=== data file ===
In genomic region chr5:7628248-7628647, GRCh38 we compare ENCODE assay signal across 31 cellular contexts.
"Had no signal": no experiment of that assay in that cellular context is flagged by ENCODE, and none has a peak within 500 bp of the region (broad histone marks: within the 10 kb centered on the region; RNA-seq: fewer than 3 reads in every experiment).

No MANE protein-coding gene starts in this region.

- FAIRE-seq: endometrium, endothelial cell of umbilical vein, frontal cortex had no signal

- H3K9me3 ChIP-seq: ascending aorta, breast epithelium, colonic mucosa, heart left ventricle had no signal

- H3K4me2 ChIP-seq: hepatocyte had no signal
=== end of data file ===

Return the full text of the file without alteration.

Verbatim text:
In genomic region chr5:7628248-7628647, GRCh38 we compare ENCODE assay signal across 31 cellular contexts.
"Had no signal": no experiment of that assay in that cellular context is flagged by ENCODE, and none has a peak within 500 bp of the region (broad histone marks: within the 10 kb centered on the region; RNA-seq: fewer than 3 reads in every experiment).

No MANE protein-coding gene starts in this region.

- FAIRE-seq: endometrium, endothelial cell of umbilical vein, frontal cortex had no signal

- H3K9me3 ChIP-seq: ascending aorta, breast epithelium, colonic mucosa, heart left ventricle had no signal

- H3K4me2 ChIP-seq: hepatocyte had no signal